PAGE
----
But the Progressives have a different purpose for government. They want to use the vast powers of government to change America. The features of the design Madison and the other founders celebrate for protecting liberty the Progressives deplore for creating “delay.” The Constitution, you see, still occasionally gets in the way of their agenda. Consequently, they want to be rid of it.

Have you noticed the Progressive left’s increasing opposition to key features of the Constitution? They denounce the Electoral College, have taken aim at the First and the Second Amendments, and lately even have come out against the Constitution’s provision of two senators for each state. They won’t be satisfied until the Constitution is unable to hamper them ever again.  

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YIKES!!! Chelsea Clinton Emphatically States A Person With A Beard And A Penis Can ‘Absolutely’ Identify As A Woman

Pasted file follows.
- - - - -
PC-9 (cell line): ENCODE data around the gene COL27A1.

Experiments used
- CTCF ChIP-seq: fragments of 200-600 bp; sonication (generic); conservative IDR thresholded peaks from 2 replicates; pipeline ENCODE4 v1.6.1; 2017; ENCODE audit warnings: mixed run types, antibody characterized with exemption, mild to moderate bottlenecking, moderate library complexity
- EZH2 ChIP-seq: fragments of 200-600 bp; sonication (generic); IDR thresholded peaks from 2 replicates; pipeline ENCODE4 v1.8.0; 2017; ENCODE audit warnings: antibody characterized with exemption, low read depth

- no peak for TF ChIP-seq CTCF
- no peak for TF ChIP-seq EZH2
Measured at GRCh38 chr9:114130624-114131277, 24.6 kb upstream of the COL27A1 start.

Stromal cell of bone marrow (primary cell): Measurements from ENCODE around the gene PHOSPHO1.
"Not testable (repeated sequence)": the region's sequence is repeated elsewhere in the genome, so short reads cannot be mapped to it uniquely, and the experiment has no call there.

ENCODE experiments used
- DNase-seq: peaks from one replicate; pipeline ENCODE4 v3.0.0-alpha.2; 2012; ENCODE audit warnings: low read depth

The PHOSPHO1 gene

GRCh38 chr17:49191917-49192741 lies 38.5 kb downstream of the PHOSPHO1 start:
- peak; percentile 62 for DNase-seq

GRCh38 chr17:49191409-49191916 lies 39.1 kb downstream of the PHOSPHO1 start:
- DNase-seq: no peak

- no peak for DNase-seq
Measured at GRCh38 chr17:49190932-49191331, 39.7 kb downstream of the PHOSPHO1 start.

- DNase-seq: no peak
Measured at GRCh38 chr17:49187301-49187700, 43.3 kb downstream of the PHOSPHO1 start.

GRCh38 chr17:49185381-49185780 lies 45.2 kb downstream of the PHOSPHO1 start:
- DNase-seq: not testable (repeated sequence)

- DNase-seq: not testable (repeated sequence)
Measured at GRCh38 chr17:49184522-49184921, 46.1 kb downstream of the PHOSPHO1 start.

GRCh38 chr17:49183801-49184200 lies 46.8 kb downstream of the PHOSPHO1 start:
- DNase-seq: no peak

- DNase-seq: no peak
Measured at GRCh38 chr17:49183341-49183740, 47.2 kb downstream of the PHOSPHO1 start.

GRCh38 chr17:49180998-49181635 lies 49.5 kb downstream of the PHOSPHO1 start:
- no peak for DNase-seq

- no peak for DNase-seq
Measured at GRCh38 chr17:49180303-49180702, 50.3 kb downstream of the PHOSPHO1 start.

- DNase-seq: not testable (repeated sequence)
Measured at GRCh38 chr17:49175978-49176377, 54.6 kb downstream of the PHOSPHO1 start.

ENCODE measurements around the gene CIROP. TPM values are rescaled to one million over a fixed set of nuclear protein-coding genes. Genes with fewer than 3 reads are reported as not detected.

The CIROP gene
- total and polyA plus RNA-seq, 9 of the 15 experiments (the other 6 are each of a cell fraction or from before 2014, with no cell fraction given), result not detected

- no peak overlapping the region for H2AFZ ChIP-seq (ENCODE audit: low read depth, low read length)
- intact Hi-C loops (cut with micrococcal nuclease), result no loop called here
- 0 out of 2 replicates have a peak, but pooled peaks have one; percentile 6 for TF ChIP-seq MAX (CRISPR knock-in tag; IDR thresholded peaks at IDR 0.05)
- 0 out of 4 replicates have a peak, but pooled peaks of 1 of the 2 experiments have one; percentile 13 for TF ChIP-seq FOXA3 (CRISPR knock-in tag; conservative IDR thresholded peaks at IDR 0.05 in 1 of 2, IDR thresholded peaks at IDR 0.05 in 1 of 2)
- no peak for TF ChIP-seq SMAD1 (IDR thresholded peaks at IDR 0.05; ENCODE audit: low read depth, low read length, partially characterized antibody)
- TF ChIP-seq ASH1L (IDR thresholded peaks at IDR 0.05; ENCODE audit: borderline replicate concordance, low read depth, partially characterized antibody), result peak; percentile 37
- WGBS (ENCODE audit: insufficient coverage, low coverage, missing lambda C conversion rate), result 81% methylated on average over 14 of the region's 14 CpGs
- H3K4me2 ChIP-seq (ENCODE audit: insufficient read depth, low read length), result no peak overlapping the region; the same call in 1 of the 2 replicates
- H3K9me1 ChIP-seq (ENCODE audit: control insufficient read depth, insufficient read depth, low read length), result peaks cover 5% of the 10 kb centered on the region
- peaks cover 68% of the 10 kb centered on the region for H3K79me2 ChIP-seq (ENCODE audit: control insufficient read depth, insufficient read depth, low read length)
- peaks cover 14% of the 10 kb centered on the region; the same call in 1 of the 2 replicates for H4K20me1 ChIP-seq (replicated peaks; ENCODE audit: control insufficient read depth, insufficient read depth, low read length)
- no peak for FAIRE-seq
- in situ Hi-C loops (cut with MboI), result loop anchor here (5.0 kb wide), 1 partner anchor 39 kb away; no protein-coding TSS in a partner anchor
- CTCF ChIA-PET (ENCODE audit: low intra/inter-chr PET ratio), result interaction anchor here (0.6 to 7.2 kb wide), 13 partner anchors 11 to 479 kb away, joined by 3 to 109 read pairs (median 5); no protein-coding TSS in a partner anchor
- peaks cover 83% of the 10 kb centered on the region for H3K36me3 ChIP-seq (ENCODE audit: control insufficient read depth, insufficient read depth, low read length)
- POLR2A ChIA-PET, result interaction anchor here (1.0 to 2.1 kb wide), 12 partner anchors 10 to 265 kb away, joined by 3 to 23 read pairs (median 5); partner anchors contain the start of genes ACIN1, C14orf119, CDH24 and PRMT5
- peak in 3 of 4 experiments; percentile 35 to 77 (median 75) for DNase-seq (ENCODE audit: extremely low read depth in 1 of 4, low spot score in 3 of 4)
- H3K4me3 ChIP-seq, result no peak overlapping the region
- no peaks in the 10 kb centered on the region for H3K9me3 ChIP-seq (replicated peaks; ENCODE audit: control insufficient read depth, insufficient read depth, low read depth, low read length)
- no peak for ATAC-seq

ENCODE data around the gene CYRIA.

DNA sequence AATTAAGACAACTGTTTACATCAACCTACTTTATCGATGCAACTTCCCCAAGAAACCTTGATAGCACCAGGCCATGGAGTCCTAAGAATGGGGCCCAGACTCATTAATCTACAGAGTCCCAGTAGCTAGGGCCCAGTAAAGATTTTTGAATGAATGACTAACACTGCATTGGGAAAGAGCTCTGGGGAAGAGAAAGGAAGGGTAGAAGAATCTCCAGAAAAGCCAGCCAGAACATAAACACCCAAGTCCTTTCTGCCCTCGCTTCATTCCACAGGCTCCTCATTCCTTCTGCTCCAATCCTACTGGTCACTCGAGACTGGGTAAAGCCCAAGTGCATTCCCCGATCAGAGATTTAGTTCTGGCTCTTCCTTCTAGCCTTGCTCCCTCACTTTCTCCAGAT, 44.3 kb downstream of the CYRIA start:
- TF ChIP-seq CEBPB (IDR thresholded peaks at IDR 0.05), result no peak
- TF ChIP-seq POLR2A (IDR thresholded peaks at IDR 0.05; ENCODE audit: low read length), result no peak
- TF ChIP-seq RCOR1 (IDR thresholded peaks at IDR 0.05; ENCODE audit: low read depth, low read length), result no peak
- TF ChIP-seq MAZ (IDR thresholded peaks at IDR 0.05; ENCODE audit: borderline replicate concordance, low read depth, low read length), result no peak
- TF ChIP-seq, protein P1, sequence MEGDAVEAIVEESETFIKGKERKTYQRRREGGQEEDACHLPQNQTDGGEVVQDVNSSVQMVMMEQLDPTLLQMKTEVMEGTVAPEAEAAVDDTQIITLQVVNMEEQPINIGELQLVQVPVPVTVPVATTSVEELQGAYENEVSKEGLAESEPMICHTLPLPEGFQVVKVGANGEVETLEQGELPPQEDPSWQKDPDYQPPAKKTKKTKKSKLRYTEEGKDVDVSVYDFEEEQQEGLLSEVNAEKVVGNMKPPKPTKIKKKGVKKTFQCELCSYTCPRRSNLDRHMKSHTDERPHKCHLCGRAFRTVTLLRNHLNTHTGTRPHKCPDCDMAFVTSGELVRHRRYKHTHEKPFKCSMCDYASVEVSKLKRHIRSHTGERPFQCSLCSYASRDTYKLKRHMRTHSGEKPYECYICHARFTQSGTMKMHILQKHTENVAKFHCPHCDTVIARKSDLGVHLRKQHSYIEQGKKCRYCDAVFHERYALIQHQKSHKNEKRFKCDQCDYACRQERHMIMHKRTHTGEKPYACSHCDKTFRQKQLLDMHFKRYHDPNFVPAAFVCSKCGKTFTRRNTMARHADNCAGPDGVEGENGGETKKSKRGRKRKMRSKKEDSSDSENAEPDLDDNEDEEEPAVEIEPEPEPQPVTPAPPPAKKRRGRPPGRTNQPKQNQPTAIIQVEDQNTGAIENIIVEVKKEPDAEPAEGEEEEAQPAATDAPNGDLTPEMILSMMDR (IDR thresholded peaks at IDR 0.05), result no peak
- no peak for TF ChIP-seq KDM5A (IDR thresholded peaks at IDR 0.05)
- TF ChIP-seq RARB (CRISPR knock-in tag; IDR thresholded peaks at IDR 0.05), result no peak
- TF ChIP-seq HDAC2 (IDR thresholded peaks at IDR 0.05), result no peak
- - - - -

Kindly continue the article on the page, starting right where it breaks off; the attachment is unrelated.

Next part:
• The one issue Hillary and Chelsea don’t appear to agree on entirely is transgender self-identification
  • In an interview with The Sunday Times, journalist Decca Aitkenhead asked the Clintons about transgender self-identification
  • Chelsea Clinton replied ‘yes’ emphatically when asked if someone with a beard and penis can ever be a woman
  • ‘It’s going to take a lot more time and effort to understand what it means to be defining yourself differently,’ Hillary said